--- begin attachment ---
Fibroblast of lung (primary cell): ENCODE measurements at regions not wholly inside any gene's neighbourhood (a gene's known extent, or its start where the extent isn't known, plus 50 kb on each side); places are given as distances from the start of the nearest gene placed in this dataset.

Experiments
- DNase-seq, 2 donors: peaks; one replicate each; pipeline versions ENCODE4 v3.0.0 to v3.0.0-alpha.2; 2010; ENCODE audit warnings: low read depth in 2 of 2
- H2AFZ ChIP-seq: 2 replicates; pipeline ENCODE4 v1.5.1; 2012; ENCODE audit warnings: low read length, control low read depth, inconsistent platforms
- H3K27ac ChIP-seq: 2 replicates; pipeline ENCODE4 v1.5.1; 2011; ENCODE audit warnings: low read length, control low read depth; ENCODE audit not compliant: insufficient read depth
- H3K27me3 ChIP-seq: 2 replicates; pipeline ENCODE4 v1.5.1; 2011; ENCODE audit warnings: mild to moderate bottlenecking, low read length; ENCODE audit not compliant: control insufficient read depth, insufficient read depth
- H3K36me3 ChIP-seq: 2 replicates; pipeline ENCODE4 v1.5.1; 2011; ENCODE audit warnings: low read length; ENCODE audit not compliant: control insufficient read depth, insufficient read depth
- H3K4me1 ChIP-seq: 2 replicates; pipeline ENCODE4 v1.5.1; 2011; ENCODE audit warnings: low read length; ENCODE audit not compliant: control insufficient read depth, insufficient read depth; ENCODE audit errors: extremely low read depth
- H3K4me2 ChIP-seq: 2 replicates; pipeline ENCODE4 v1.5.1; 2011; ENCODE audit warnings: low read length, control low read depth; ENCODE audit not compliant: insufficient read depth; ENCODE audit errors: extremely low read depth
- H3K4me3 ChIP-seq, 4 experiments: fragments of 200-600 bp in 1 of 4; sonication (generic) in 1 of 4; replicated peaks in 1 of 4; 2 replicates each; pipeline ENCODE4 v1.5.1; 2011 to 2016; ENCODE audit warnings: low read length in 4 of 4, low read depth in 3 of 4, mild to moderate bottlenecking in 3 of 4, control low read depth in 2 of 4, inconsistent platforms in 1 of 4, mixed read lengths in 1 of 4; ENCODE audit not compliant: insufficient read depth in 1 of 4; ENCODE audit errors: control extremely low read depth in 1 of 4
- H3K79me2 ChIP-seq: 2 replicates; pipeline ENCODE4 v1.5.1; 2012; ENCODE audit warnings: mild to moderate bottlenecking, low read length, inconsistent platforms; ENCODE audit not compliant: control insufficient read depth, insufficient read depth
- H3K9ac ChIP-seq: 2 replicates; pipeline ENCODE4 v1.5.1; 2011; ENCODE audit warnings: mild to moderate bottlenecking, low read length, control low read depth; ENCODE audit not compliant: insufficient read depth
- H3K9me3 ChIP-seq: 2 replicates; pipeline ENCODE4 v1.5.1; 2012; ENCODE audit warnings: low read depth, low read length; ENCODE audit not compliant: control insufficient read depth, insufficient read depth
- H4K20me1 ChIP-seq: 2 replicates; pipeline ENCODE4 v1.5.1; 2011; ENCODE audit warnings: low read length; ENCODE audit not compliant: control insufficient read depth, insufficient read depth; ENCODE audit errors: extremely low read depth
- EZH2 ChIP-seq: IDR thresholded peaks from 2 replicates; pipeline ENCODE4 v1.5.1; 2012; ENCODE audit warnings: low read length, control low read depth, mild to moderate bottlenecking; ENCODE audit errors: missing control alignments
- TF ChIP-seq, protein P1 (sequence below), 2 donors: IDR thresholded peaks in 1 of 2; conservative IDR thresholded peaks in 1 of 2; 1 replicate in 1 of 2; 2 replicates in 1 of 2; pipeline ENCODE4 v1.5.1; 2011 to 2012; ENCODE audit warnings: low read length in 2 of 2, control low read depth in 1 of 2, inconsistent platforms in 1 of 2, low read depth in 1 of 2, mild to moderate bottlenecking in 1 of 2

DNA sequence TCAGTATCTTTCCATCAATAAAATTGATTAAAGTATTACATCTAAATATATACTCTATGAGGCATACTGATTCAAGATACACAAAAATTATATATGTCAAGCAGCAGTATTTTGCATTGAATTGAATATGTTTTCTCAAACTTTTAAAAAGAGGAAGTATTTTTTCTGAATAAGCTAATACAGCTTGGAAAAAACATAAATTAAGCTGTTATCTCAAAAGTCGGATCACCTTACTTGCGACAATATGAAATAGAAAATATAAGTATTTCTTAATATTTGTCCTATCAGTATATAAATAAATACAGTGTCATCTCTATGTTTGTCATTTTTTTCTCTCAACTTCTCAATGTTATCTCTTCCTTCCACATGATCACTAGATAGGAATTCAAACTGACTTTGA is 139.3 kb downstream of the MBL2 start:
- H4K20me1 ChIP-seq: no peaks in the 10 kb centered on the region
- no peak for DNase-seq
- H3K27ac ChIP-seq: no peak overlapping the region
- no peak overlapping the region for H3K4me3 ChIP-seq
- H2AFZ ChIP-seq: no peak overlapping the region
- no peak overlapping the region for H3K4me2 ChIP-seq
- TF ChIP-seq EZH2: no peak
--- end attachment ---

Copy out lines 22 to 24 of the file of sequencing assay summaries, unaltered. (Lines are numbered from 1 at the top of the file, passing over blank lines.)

- H2AFZ ChIP-seq: no peak overlapping the region
- no peak overlapping the region for H3K4me2 ChIP-seq
- TF ChIP-seq EZH2: no peak